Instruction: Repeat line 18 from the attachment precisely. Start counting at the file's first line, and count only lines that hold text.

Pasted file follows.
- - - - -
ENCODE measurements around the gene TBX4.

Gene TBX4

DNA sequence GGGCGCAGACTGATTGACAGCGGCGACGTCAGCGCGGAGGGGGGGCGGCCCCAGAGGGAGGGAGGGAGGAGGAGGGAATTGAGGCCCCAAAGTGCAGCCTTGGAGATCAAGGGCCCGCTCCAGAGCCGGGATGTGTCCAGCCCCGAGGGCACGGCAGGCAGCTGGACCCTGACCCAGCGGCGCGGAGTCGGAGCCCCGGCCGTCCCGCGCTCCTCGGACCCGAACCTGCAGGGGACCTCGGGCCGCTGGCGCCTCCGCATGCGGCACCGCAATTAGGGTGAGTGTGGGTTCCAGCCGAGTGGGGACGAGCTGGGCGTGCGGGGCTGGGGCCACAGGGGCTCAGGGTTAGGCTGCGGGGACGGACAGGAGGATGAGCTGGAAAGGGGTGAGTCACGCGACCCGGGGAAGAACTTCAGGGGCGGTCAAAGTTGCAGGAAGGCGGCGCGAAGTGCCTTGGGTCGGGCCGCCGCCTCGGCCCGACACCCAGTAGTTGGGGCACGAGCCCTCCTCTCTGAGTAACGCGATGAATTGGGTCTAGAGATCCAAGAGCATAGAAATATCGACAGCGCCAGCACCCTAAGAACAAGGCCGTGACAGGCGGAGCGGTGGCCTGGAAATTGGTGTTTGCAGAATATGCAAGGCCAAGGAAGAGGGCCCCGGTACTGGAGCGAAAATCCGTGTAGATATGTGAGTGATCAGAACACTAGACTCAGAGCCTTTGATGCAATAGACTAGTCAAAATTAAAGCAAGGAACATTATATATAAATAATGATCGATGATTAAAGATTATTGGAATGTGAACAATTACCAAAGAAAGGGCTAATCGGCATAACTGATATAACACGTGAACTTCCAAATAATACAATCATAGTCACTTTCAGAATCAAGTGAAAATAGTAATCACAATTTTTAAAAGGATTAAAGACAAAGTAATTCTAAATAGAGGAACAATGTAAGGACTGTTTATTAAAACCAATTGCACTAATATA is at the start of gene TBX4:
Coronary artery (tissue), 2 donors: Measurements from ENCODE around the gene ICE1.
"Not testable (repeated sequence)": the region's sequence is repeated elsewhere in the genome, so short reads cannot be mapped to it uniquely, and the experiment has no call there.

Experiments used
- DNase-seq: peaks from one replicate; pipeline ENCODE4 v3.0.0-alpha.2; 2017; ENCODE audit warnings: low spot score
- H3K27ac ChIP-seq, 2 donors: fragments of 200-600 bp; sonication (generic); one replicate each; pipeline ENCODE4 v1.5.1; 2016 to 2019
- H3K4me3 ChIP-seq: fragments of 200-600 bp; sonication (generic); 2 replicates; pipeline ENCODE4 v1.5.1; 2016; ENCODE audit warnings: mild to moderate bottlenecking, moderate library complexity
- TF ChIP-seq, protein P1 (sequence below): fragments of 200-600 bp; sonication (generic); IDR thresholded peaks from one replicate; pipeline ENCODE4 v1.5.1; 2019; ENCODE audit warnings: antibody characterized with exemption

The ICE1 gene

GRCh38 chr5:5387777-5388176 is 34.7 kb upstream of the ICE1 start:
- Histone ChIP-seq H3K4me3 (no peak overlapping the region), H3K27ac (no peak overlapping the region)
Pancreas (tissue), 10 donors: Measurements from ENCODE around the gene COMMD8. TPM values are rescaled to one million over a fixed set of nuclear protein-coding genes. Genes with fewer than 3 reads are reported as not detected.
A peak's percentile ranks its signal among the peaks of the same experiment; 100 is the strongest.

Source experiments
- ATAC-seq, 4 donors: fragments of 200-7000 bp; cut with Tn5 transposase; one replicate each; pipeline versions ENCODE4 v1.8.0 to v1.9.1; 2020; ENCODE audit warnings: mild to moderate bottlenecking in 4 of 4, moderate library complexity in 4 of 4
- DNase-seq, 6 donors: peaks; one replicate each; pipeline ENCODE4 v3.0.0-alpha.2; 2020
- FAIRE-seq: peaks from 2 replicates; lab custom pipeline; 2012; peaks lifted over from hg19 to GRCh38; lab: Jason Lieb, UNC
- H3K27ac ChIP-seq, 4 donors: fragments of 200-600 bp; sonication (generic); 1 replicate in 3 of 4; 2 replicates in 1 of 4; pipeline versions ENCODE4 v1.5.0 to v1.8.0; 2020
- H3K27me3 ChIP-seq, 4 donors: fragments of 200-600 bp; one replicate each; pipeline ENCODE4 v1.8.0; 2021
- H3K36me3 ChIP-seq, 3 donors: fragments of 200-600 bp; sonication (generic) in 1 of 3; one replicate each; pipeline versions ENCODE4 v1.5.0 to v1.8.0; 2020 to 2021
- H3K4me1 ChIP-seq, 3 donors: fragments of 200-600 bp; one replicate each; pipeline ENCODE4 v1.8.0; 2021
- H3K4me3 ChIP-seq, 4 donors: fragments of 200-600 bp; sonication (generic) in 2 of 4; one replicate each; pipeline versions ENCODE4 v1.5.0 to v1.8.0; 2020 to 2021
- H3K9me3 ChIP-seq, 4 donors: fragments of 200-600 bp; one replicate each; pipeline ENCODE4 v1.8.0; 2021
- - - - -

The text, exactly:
- DNase-seq, 6 donors: peaks; one replicate each; pipeline ENCODE4 v3.0.0-alpha.2; 2020